A SIEM or Security Information and Event Management is only as good as its logs. People can think of logs as the fuel for the engine. Without logs (log management), the SIEM will never be useful. Selecting the right types of logs to ingest in your SIEM is a complex undertaking.

On one hand, it is easy to say “Log it all!” but you will inevitably reach the glass ceiling of your SIEM, which will either be your licensing or you will cap the performance of the SIEM hardware.

Furthermore, each SIEM deployment should have in place a periodic log review to make sure the logs you are ingesting are useful to your deployment. There is no need to ingest logs that aren’t useful to correlating events, as there are performance costs. SIEM licensing is also usually a number based on logs/sec.

After we decide which areas of the environment provide the most value to the SIEM, the next steps are to build rules. Rules evaluate the logs for predefined conditions.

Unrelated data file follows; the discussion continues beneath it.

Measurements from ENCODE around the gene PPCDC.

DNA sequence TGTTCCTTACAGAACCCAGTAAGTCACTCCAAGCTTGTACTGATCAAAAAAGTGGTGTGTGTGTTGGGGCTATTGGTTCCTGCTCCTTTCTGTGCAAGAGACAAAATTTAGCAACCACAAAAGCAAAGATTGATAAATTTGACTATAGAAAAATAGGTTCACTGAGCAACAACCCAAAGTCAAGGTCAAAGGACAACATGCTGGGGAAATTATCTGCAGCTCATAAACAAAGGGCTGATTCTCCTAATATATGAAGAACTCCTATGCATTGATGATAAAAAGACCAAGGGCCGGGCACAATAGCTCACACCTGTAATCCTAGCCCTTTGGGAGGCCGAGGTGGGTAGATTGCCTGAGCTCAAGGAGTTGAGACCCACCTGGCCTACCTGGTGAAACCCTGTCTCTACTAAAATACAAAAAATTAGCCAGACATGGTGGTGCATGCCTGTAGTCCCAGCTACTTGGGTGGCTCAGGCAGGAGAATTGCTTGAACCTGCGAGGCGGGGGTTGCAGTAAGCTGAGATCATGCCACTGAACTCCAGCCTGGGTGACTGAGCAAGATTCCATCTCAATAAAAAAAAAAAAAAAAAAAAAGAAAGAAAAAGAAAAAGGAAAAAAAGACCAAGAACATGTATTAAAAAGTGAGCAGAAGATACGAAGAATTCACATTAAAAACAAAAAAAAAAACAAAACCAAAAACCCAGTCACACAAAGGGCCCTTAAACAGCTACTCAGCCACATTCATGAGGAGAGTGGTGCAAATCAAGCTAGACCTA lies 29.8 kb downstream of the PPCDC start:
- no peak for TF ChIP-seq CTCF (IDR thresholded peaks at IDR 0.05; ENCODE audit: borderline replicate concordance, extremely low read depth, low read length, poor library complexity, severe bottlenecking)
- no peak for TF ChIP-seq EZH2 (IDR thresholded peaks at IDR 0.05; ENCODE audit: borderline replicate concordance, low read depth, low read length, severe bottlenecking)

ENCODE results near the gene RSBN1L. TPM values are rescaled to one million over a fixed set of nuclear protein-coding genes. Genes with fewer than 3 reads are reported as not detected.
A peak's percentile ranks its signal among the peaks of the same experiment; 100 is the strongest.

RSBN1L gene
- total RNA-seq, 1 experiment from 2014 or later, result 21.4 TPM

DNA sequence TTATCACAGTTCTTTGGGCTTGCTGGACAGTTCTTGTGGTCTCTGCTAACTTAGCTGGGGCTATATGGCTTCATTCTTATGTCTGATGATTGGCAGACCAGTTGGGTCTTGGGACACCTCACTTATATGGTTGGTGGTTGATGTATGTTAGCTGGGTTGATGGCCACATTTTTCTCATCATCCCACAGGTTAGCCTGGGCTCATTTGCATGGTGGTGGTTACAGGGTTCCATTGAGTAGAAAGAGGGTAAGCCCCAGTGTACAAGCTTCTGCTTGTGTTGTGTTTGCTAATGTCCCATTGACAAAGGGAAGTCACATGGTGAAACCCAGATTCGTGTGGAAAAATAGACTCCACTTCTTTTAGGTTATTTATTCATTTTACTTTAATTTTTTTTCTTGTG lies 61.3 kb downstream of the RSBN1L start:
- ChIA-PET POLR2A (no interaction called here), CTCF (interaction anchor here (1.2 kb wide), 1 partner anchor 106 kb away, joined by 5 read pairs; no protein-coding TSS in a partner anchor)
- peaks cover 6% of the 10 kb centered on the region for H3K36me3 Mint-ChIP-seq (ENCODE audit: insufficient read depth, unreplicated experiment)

If the conditions are true, the rule is said to “fire” and bring an alert or alarm to the security monitoring team’s attention. It is impossible for any human to evaluate the billions of logs a day a large scale SIEM deployment will ingest, so rules are a way to test these logs automatically.

When creating rules, we should first define the logic that you want to see fire. For instance, if we are evaluating for “multiple account lockouts,” we would want to define how many times an account would be locked out before raising an alarm to the security monitoring team.

When the logic of the conditions that we would like to meet has been agreed upon, it is not suggested to put this rule (Read more...)